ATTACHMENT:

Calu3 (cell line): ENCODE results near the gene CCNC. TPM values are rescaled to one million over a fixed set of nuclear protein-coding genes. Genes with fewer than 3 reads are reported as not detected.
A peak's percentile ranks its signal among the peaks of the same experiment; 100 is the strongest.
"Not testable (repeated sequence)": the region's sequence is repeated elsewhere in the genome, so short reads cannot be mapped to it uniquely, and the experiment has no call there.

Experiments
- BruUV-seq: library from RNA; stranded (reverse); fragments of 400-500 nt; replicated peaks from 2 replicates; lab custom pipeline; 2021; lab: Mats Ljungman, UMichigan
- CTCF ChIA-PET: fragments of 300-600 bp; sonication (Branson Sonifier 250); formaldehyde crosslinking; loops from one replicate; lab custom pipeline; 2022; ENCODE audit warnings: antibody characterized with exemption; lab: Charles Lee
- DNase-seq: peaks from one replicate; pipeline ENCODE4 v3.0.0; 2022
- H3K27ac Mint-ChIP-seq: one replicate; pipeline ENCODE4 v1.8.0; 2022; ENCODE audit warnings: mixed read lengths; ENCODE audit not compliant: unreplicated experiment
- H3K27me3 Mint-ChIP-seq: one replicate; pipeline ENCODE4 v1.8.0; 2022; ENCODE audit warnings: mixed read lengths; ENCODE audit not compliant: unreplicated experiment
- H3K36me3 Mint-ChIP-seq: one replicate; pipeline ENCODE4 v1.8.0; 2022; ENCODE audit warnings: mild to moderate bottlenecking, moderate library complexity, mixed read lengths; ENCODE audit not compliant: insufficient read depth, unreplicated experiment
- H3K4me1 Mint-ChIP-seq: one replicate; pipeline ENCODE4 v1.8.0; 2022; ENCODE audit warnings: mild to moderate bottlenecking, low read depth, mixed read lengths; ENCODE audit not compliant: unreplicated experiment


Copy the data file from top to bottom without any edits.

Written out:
Calu3 (cell line): ENCODE results near the gene CCNC. TPM values are rescaled to one million over a fixed set of nuclear protein-coding genes. Genes with fewer than 3 reads are reported as not detected.
A peak's percentile ranks its signal among the peaks of the same experiment; 100 is the strongest.
"Not testable (repeated sequence)": the region's sequence is repeated elsewhere in the genome, so short reads cannot be mapped to it uniquely, and the experiment has no call there.

Experiments
- BruUV-seq: library from RNA; stranded (reverse); fragments of 400-500 nt; replicated peaks from 2 replicates; lab custom pipeline; 2021; lab: Mats Ljungman, UMichigan
- CTCF ChIA-PET: fragments of 300-600 bp; sonication (Branson Sonifier 250); formaldehyde crosslinking; loops from one replicate; lab custom pipeline; 2022; ENCODE audit warnings: antibody characterized with exemption; lab: Charles Lee
- DNase-seq: peaks from one replicate; pipeline ENCODE4 v3.0.0; 2022
- H3K27ac Mint-ChIP-seq: one replicate; pipeline ENCODE4 v1.8.0; 2022; ENCODE audit warnings: mixed read lengths; ENCODE audit not compliant: unreplicated experiment
- H3K27me3 Mint-ChIP-seq: one replicate; pipeline ENCODE4 v1.8.0; 2022; ENCODE audit warnings: mixed read lengths; ENCODE audit not compliant: unreplicated experiment
- H3K36me3 Mint-ChIP-seq: one replicate; pipeline ENCODE4 v1.8.0; 2022; ENCODE audit warnings: mild to moderate bottlenecking, moderate library complexity, mixed read lengths; ENCODE audit not compliant: insufficient read depth, unreplicated experiment
- H3K4me1 Mint-ChIP-seq: one replicate; pipeline ENCODE4 v1.8.0; 2022; ENCODE audit warnings: mild to moderate bottlenecking, low read depth, mixed read lengths; ENCODE audit not compliant: unreplicated experiment